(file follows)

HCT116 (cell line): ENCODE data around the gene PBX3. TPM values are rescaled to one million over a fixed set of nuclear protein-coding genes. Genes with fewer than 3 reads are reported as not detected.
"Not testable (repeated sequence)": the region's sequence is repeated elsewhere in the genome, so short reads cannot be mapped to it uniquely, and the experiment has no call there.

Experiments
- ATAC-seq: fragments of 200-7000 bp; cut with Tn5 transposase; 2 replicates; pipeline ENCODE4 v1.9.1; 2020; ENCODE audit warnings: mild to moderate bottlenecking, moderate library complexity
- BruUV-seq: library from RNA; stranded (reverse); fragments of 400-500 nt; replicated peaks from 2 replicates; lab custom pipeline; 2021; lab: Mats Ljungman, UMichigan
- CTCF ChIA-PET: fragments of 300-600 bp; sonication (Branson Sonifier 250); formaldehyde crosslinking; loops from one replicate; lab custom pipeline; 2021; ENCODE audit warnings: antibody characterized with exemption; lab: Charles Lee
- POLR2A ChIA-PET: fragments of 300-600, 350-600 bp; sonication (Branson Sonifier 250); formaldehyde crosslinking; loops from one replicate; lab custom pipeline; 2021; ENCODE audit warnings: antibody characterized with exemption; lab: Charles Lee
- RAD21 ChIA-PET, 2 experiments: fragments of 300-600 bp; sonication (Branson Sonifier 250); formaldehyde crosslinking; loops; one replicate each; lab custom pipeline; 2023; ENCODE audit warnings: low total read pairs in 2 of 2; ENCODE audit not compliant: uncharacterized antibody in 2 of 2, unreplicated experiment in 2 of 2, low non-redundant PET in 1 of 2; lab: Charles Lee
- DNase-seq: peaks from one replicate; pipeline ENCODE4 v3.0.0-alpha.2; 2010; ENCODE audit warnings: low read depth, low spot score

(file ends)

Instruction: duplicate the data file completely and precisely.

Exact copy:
HCT116 (cell line): ENCODE data around the gene PBX3. TPM values are rescaled to one million over a fixed set of nuclear protein-coding genes. Genes with fewer than 3 reads are reported as not detected.
"Not testable (repeated sequence)": the region's sequence is repeated elsewhere in the genome, so short reads cannot be mapped to it uniquely, and the experiment has no call there.

Experiments
- ATAC-seq: fragments of 200-7000 bp; cut with Tn5 transposase; 2 replicates; pipeline ENCODE4 v1.9.1; 2020; ENCODE audit warnings: mild to moderate bottlenecking, moderate library complexity
- BruUV-seq: library from RNA; stranded (reverse); fragments of 400-500 nt; replicated peaks from 2 replicates; lab custom pipeline; 2021; lab: Mats Ljungman, UMichigan
- CTCF ChIA-PET: fragments of 300-600 bp; sonication (Branson Sonifier 250); formaldehyde crosslinking; loops from one replicate; lab custom pipeline; 2021; ENCODE audit warnings: antibody characterized with exemption; lab: Charles Lee
- POLR2A ChIA-PET: fragments of 300-600, 350-600 bp; sonication (Branson Sonifier 250); formaldehyde crosslinking; loops from one replicate; lab custom pipeline; 2021; ENCODE audit warnings: antibody characterized with exemption; lab: Charles Lee
- RAD21 ChIA-PET, 2 experiments: fragments of 300-600 bp; sonication (Branson Sonifier 250); formaldehyde crosslinking; loops; one replicate each; lab custom pipeline; 2023; ENCODE audit warnings: low total read pairs in 2 of 2; ENCODE audit not compliant: uncharacterized antibody in 2 of 2, unreplicated experiment in 2 of 2, low non-redundant PET in 1 of 2; lab: Charles Lee
- DNase-seq: peaks from one replicate; pipeline ENCODE4 v3.0.0-alpha.2; 2010; ENCODE audit warnings: low read depth, low spot score